Photo 8. Last VC in US Embassy- US Military Policemen escort the last probable Viet Cong found inside the U.S. Embassy during the Tet Offensive fighting in Saigon, February, 1968. Most of the American and South Vietnamese troops were positioned outside the city leaving the MP’s to battle Viet Cong who had infiltrated the city. The prisoner, holding his U.S. government identification card, was taken to a nearby hospital, escorted to the back of the building and shot by South Vietnamese military policemen
Photo 17- One of the many appropriate nick names Huey helicopters have is “Dust Off”. This one is landing south of Da Nang to pick up some very dusty troopers
Civilian residents of a Saigon suburb scurry out of their neighborhood, some waving white flags, to a quieter part of town during fighting. In some cases the Viet Cong would infiltrate an area individually and regroup before dawn attacking strategic targets.
Faces of Frustration-A Vietnamese mother carries her daughter on her back as she watches worshipers outside the Cao Dai Temple in Tay Ninh City. Many who lived in the war-torn agricultural areas of the Delta would have to travel to cities to beg for food and shelter.
Photo 15–Winning the hearts and minds of the Vietnamese population was a slogan often heard during the Vietnamese War. In this case someone
in the US Military got the idea that helping Vietnamese get back in the elephant business could possibly move hearts in that direction. UPI editor Dick
Oliver got a short ride during an elephant operation in Tra Bong.
Photo 13–You could cover lots of ground fast when you got a ride in General Olinto Mark Barsanti’s helicopter, when he was
dropping in on his troops at Camp Eagle and beyond in Vietnam. Barsanti was the commanding general of the 101st Airborne Division, the “Screaming Eagles.”
It would get interesting when he asked his pilots to drop down to get a closer look, Plus, on the headset, you could hear his comments during the ride. He was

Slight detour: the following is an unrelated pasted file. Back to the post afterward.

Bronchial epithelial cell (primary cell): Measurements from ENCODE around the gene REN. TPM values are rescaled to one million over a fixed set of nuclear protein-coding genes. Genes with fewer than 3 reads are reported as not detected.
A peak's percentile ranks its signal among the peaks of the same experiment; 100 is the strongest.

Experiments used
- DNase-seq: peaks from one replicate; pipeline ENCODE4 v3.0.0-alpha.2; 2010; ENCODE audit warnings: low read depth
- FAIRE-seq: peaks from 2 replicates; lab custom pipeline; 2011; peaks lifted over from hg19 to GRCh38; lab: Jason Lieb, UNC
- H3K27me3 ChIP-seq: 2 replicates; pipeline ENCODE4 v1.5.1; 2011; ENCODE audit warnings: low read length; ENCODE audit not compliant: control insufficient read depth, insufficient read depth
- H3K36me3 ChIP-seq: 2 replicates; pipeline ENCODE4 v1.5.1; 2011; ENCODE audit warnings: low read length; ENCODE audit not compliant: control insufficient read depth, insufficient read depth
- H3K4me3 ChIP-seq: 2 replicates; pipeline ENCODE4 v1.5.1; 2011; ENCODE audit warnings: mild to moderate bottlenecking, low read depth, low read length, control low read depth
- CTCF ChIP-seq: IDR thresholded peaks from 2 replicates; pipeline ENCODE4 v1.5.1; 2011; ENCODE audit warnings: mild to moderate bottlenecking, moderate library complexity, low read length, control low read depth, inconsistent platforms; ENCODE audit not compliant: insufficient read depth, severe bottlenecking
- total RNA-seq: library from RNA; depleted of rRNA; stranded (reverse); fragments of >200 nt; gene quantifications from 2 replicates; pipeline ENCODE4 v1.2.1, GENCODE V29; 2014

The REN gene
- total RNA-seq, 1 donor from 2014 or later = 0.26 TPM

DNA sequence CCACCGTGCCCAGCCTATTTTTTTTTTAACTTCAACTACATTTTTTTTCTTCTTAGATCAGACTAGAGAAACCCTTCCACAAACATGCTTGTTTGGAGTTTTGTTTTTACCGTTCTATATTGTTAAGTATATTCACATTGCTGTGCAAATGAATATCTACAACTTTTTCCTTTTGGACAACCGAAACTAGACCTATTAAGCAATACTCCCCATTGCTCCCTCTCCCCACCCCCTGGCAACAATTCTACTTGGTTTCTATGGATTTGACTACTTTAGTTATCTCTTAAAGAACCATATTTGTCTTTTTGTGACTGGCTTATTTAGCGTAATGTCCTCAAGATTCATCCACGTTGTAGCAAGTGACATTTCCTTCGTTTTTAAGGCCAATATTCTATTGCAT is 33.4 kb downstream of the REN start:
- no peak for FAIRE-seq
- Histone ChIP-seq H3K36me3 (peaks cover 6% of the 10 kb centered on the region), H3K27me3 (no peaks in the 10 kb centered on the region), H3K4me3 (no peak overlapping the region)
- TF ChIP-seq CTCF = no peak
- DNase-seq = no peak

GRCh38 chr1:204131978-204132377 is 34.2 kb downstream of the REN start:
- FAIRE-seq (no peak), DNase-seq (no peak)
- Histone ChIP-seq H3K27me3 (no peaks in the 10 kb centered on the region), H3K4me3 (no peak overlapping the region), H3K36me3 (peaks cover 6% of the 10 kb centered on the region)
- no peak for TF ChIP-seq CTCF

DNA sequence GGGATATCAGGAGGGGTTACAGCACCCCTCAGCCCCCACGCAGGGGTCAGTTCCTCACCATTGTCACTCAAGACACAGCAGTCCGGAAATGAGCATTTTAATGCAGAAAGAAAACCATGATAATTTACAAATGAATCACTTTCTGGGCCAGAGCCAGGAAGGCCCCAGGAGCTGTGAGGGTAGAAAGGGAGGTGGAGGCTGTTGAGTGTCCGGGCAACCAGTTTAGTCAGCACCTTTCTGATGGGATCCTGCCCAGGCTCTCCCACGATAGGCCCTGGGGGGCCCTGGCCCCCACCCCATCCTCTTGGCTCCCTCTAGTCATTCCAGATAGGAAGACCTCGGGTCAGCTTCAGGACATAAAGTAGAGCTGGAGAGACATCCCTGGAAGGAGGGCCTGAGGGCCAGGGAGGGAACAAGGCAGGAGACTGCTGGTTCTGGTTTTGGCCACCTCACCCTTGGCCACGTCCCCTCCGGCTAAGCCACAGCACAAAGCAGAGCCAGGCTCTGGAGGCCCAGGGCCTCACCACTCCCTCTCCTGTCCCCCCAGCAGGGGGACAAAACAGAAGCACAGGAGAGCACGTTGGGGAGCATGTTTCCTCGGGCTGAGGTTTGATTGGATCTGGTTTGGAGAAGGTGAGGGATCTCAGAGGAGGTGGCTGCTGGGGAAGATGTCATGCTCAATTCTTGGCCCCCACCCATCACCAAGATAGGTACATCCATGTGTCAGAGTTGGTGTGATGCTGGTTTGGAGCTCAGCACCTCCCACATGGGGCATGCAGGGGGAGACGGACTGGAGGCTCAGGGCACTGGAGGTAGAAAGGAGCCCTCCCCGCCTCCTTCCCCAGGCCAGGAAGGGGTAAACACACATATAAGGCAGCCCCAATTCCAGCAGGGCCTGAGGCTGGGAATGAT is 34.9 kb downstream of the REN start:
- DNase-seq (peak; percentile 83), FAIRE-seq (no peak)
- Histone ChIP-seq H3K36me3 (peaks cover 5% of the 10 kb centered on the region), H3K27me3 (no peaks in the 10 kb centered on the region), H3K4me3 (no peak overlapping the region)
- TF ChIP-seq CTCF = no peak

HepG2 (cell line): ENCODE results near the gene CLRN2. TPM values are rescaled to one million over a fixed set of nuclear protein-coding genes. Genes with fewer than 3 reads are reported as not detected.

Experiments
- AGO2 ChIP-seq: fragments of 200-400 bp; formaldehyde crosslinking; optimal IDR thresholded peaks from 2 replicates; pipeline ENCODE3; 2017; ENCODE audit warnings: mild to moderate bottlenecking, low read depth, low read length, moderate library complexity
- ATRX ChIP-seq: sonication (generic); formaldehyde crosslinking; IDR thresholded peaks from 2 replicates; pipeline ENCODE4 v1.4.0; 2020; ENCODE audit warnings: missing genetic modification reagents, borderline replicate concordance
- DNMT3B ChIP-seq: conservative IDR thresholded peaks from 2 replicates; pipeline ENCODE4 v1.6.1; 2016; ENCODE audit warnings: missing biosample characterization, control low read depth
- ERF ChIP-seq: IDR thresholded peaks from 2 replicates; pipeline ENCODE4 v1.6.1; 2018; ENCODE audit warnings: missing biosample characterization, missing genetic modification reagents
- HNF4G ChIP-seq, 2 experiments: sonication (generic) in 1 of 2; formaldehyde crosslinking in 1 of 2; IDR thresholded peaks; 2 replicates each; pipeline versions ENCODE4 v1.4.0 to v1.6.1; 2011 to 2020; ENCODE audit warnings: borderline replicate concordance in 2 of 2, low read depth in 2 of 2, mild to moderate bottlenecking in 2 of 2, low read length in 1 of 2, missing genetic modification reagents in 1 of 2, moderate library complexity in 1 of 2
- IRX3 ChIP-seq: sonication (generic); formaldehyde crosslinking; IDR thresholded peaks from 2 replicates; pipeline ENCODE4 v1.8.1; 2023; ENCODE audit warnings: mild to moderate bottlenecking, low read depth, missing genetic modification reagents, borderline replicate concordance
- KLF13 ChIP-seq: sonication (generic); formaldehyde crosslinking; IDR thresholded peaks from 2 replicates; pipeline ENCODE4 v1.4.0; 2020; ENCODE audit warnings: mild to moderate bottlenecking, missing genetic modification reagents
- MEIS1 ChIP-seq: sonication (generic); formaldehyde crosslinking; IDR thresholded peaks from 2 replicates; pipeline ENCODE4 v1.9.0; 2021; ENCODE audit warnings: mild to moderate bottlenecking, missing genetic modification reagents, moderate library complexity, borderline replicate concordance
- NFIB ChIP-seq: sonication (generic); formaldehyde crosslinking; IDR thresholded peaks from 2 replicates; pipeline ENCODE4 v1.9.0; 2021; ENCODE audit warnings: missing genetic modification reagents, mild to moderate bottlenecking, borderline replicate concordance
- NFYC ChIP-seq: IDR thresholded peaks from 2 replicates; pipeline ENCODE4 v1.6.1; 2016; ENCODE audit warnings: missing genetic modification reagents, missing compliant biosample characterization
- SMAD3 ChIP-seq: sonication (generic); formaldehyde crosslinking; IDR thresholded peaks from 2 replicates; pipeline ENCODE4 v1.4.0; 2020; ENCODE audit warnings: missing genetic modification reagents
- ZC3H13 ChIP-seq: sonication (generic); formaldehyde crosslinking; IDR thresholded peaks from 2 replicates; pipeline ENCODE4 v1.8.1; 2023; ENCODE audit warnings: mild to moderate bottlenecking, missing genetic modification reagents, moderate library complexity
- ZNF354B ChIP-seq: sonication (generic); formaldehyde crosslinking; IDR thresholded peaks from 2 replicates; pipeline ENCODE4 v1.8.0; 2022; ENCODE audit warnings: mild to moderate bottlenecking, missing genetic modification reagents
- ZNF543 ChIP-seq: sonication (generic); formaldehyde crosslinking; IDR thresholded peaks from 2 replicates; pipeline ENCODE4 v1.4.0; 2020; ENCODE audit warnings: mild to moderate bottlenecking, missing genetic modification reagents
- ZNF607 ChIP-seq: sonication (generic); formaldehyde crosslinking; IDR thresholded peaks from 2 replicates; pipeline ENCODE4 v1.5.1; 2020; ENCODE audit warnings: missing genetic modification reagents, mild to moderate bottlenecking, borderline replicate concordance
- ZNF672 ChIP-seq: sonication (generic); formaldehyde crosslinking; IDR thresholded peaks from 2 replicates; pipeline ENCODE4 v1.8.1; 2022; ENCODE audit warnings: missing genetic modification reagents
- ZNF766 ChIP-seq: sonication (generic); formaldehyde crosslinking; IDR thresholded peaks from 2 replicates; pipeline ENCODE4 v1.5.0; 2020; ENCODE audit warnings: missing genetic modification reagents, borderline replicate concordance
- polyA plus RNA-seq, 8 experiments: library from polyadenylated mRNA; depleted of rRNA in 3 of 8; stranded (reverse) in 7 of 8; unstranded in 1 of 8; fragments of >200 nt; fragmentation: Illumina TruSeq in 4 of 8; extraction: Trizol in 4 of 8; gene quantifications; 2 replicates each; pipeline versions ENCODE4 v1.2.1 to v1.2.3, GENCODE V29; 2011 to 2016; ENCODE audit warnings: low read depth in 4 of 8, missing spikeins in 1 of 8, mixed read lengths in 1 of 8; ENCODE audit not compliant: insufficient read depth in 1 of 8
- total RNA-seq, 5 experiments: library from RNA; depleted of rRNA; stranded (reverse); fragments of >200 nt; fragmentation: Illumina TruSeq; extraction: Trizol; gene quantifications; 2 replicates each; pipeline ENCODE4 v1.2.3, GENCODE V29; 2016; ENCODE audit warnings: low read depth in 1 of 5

a real gentleman much appreciated by his troops.
Photographer Tim Page: Tim Page was and remains one of the true characters in journalism. I guess he felt he needed
an extreme close up of a young Vietnamese protester in downtown Saigon when this photo was taken.. Page was in and out of Vietnam many times during the conflict and had the distinction of being wounded four times while photographing combat. Following the war Page and Horst Faas, an Associated Press photographer published “Requiem” dedicated to the photographs of all photographers who lost their lives in the war. It is a terrific book.
Vietnamese Airborne with M 79.– A Vietnamese Airborne trooper lays low with his M79 grenade launcher pointing towards some noises
he and his comrades had heard earlier. After about 30 minutes his unit moved to higher ground. This action was only a few miles from
Tan Son Nhut Airport on the outskirts of Saigon. During the war it was one of the busiest airports in the world.
Photo 18-The blank stare of a Vietnamese girl mirrors the trauma of losing homes, friends and family. This was in the Da Nang area.
Elephant grass landing-Despite limited vision in eye-high elephant grass two GI’s hit the ground running as the door
gunner keeps his eyes focused in the direction they’re headed.
Machine Gun At Ease-A heavy-duty M60 machine gun rests on the bank of a rice paddy during a rainy-day sweep by South Vietnamese troops in the Delta. Farmers working the paddies were rounded up and searched.
Photo 3 –1n 1968 I was sent tp Pu Loi to shoot some photos of a new helicopter, the Bell AH-Huey Cobra. It seated two and had incredible firepower. Bell, the manufacturer had some problems and wanted photos to show it working in Vietnam Spent a couple of days shooting those. Getting back to Saigon presented a problem until I found a G.I.and told him I could use a ride back to Saigon Headed for Saigon, He found one in that finally started. On the flight to Saigon I took My first hand held Selfie with a Nikon fish eye lens. The US military lost about 300 Huey cobras during by the end of the VN war, many by accident.